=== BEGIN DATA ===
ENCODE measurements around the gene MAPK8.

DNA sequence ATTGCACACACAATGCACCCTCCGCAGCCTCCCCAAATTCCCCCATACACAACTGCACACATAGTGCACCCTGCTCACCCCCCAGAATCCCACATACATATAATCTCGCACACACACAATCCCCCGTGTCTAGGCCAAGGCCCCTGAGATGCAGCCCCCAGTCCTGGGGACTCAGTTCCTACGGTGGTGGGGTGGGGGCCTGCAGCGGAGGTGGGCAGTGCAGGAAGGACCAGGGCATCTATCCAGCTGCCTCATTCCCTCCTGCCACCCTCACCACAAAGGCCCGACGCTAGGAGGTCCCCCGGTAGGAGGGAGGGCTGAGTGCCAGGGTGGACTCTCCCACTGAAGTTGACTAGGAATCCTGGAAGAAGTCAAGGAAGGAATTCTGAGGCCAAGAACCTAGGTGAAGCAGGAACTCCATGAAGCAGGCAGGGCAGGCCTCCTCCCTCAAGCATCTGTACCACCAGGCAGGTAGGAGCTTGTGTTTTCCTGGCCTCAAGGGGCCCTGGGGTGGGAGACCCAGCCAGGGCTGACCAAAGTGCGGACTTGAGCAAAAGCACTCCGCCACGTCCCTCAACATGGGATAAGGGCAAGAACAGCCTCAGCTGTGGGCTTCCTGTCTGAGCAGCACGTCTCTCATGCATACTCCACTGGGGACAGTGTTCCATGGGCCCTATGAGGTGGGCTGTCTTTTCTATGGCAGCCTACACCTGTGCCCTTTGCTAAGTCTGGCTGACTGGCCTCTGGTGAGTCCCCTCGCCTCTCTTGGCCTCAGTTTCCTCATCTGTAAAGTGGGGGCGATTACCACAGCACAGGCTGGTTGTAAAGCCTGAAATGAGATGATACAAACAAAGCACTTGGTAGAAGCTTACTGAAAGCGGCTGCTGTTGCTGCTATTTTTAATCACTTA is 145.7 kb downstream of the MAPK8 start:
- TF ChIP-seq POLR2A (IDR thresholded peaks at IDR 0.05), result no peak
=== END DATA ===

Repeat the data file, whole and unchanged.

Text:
ENCODE measurements around the gene MAPK8.

DNA sequence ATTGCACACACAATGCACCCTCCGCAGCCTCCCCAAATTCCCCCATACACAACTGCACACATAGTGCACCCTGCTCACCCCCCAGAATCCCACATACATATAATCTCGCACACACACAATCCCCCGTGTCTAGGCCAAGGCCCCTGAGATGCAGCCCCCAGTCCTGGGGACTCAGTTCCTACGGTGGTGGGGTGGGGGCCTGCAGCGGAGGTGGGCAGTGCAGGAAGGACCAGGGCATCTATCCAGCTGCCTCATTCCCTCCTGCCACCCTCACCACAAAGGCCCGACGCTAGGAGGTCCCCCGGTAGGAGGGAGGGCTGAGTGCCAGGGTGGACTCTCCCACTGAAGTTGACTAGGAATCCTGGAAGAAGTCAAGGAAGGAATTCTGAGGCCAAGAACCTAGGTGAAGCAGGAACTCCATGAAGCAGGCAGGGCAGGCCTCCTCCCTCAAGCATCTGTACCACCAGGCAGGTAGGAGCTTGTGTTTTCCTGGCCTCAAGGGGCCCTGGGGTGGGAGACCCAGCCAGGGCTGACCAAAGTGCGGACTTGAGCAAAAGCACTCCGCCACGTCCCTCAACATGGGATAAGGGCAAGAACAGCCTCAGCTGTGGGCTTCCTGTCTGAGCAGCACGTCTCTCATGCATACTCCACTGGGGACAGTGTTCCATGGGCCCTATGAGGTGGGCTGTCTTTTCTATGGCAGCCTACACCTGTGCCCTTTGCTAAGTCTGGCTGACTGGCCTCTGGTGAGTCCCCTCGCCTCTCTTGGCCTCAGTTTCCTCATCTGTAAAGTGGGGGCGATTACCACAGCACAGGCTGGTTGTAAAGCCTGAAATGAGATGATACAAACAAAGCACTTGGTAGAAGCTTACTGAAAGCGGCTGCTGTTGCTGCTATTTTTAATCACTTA is 145.7 kb downstream of the MAPK8 start:
- TF ChIP-seq POLR2A (IDR thresholded peaks at IDR 0.05), result no peak